This story accompanies KXAN’s investigative project on Texas teacher resignations called “The Exit: Teachers Leave. Students Suffer.

AUSTIN (KXAN) – A survey of more than 20,000 Texas teachers found “personal overload” was the number one issue cited by educators who recently quit or retired, according to the Texas Education Agency data released on Tuesday.

Jean Streepey, a Highland Park middle school teacher and Texas Teacher Vacancy Task Force member, told lawmakers Tuesday additional expectations on teachers at the onset of the pandemic worsened the ongoing teacher shortage in the state.

“What is new are the expectations to implement the technology, substitute for little or no pay, mentor new teachers, and take on additional tutoring,” Streepey said. “We are simply wearing out the people we want to keep.”

Two months before the school year started in 2021, the governor signed into law HB 4545 – giving school districts fewer than two months to figure out how to provide 30 hours of extra tutoring to more than a half million students in the state.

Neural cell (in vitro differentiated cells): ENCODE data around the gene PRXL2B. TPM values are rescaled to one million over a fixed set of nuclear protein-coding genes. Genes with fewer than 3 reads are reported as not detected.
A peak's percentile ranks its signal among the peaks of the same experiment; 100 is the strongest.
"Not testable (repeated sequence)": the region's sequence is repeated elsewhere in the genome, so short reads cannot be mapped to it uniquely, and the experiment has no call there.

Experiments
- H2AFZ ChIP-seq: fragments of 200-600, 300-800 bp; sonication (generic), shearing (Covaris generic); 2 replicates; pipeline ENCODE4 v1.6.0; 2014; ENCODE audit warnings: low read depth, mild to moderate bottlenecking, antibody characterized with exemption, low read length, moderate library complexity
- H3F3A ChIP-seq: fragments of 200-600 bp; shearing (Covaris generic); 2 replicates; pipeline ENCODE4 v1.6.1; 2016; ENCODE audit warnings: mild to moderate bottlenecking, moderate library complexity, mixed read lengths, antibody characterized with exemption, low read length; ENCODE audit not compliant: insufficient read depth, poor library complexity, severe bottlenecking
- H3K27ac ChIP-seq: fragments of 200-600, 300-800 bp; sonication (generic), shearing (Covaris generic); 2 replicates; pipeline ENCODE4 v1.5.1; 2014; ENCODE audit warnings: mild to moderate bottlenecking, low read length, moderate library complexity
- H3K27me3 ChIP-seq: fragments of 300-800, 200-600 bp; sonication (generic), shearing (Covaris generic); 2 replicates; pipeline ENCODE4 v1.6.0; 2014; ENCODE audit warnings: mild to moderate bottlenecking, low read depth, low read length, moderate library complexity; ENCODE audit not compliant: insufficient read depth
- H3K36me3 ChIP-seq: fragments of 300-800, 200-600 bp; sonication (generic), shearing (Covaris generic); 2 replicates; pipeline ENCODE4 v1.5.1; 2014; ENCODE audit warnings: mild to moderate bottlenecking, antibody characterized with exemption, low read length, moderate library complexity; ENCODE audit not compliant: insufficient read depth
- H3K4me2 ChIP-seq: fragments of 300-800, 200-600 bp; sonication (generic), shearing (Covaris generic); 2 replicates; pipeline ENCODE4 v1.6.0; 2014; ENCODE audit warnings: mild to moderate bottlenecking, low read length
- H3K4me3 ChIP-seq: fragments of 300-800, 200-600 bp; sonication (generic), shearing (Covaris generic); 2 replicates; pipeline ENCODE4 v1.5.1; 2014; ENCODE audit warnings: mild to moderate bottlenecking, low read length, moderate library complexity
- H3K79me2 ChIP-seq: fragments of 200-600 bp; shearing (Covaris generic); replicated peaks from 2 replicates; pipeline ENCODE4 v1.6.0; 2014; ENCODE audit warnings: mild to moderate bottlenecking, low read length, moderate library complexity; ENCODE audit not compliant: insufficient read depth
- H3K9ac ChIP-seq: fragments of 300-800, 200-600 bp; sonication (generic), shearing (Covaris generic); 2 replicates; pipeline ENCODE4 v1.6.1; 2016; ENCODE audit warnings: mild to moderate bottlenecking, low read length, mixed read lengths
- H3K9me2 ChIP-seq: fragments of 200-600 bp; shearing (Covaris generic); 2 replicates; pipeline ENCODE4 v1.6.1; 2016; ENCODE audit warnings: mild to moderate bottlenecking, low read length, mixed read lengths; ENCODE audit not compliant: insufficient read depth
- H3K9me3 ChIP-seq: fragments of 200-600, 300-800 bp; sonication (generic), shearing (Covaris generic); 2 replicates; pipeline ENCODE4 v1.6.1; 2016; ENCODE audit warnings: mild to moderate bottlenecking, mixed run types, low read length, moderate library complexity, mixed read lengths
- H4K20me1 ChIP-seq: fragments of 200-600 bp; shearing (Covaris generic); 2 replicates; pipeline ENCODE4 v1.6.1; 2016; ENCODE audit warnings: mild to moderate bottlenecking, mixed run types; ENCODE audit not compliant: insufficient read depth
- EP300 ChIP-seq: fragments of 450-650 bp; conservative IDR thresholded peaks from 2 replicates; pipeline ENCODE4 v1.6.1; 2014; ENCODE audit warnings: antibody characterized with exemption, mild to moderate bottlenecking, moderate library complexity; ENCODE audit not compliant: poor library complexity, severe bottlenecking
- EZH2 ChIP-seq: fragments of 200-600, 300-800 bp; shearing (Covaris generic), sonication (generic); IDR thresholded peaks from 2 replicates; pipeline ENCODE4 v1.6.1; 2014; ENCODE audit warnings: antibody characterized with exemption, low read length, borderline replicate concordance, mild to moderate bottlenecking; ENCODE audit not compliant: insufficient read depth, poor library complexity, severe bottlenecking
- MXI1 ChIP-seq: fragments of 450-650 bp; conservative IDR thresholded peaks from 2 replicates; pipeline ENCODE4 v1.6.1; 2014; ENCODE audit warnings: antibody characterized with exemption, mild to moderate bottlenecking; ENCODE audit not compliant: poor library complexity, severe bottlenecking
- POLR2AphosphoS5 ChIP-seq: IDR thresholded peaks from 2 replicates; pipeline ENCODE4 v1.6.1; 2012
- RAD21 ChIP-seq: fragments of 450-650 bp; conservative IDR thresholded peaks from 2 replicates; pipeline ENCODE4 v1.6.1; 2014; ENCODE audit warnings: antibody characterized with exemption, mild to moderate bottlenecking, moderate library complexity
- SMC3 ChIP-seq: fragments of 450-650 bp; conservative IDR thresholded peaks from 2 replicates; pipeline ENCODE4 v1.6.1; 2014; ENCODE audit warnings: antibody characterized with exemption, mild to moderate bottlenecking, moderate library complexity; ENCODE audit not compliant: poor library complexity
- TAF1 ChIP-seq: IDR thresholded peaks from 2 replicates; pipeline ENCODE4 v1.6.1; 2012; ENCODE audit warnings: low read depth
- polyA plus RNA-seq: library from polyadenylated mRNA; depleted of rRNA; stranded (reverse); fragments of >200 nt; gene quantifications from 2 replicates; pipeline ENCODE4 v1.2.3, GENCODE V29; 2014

Rep. Harold Dutton, who wrote the bill, said in an interview Monday he plans to fix the law this upcoming session, including reducing the number of hours required for each student and providing funding to help hire tutors and other resources.

“I hear the problems. I kind of knew that when we passed this bill, because we passed it under some rather strange circumstances. But I knew teachers being the kind of people they were, would take it and make it work.”

Rep. Dutton, D-Houston, said the committee will re-examine the state’s recapture system, which requires the most property-rich school districts to pay back money to the state for it to be distributed to poorer districts in the state. Dutton said he will also look at state-mandated salary minimums for educators.

“If we don’t make changes such that we get the salary schedule bumped up, moved up and started towards the place it ought to be just like before, we will lose more and more teachers, and the real victims in this is the students,” Dutton said.

TEA Deputy Commissioner Kelvey Oeser told lawmakers during the hearing Tuesday they should consider ways to improve working conditions for teachers, including expanding support.

“The documentation teachers go through in their classroom is unbelievable,” Texas State Rep. Brad Buckley, R-Bell County, said. “For everything we ask them to do, we need to take two things away.”